A green story from Indonesia
Climate change is real. Relentless deforestation and need for energy is one of the primary causes for rising CO2 levels, melting glaciers, and increasing global temperatures.
Any magazine your read, tv shows you watch or even the daily newspaper is full of it. Can you help?
Each of us has the power to make a difference and collectively can make a positive global impact. Al Gore’s ‘An Inconvenient Truth’ spurred a small group of Indians in Jakarta to establish a non profit organisation in 2007- Yayasan Tanam Pohon Indonesia, with a vision to react to problems caused by the massive and increasing levels of deforestation in Indonesia, raise awareness of environmental issues and the role forests play, take action against climate change, educate children on these issues and to PLANT TREES. Since its formation, YTPI has planted over 260,000 trees with corporate partners, individual contributors and volunteers.
The first project was to plant 4000 trees in Megamendung, Punchak – an hour’s drive from Jakarta. This area once lush green and covered by tropical rain forests had become a giant landslide due to building of luxury villas, farming and general logging. A mix of native species of trees was planted in an effort to stabilize and reforest this area with the help of a local orphanage.
My daughter Isha, who is 14, is a typical city dweller and had never planted anything earlier. The first 3 trees were a challenge where she tried to avoid soiling her hands and screamed when she came to her first earthworm. By the 4th tree she was a pro and could not plant enough trees. We planted 55 trees together in 2 hours. It was hell on my back with the constant bending and kneeling to get the plant carefully free of the polybag and to then place it the pit, cover it firmly with mud. We were a very happy pair knowing we just made a small step in re-greening the planet.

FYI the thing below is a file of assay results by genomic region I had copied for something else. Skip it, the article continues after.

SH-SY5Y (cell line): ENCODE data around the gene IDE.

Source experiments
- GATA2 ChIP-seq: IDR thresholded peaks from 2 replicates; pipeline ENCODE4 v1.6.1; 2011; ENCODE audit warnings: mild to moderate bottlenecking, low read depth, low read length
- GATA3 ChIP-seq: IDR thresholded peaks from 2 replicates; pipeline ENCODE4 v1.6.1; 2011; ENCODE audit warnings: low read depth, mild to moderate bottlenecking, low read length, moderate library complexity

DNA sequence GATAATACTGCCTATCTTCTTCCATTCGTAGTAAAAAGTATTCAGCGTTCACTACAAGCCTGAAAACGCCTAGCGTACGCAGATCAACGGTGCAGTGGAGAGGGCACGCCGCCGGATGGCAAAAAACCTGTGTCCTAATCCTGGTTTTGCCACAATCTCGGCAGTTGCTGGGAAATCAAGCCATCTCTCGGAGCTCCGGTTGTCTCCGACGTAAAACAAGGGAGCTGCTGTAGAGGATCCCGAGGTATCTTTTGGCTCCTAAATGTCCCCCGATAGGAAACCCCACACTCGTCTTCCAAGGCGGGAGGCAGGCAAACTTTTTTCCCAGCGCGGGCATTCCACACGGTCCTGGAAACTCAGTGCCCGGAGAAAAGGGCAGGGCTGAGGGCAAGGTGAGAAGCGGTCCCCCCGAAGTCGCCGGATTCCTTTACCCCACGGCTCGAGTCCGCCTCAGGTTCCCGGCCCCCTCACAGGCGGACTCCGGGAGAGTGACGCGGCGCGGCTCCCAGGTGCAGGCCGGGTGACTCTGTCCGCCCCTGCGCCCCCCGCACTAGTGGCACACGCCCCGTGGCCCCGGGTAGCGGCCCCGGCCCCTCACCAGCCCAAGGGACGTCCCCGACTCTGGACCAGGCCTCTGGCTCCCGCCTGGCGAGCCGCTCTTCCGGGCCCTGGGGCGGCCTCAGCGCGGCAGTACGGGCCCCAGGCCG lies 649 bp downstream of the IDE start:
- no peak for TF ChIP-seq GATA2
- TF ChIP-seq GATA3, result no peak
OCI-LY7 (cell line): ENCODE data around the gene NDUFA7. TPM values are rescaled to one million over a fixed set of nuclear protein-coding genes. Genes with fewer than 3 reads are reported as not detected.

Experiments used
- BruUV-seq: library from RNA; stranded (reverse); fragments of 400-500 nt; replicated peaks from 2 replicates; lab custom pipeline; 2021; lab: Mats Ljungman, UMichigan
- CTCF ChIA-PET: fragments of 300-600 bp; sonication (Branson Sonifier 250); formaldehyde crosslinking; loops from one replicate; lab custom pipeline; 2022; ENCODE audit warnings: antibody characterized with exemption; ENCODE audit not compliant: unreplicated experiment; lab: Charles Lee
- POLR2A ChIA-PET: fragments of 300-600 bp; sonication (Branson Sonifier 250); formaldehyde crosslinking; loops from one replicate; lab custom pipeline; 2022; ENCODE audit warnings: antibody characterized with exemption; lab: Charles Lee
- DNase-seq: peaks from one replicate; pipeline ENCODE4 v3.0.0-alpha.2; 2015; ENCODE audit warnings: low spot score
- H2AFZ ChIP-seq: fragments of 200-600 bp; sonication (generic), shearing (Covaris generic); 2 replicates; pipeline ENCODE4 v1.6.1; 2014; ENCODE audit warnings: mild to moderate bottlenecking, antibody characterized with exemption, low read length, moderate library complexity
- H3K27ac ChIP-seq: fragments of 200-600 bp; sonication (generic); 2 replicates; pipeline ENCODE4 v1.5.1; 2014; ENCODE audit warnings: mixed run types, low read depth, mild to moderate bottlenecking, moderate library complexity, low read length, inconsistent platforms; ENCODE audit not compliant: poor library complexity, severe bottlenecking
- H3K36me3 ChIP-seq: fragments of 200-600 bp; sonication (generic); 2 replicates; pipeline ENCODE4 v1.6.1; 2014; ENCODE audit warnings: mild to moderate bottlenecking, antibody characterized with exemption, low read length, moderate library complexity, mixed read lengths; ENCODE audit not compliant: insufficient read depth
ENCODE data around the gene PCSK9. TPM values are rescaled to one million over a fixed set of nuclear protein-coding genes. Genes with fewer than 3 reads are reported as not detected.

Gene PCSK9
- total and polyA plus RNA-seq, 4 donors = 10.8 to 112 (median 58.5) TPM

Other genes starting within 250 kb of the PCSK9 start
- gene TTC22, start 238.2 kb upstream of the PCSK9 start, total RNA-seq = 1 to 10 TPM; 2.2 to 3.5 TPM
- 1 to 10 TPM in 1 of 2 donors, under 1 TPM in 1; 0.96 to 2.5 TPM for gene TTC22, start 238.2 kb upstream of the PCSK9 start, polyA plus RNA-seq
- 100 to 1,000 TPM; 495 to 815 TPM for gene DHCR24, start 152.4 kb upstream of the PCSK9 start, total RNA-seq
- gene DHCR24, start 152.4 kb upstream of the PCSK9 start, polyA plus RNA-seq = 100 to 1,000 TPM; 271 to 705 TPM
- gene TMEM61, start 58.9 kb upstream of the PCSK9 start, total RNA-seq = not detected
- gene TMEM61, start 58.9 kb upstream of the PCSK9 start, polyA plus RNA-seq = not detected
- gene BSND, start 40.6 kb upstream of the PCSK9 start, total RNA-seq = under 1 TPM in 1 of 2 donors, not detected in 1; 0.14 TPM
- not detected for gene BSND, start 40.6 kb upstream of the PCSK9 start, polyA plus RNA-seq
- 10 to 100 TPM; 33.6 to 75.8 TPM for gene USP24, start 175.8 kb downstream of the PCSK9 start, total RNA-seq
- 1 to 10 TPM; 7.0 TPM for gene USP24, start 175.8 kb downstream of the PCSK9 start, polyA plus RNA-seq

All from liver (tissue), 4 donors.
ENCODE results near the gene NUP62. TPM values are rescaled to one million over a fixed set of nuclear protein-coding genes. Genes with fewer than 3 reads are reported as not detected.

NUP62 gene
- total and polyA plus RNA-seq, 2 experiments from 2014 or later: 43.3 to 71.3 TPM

It takes 477 trees per person to offset the individual carbon emissions. So we still have a long way to go. YTPI found a partner in the Sentul city administration to develop a city forest. To promote bio-diversity, trees of mixed species were to be planted and the local administration would protect and maintain them for a minimum period of 40 years. Since this agreement came into effect, YTPI has planted approximately 40,000 trees there and look forward to many more.
Their next big project was to plant a million trees in Subang, West Java, in cooperation with the local provincial government and the village Bupati. To understand all aspects a pilot planting of 100,000 trees was carried out successfully in January 2008 with local village schools in Subang. In this event, Nangka (Artocarpus heterophyllus) and Asam Jawa (Tamarindus indica) were the chosen tree species that were planted with the hope that the fruits from these trees will benefit the local community.
“In the past, Subang had a lot of forest, very green. But take a look at Subang now. The mountain looks beautiful from one side, but if you look at it from the other side, it’s bald from logging” said Eep Hidayat, Bupati Subang, voicing his concern regarding Subang’s environmental condition.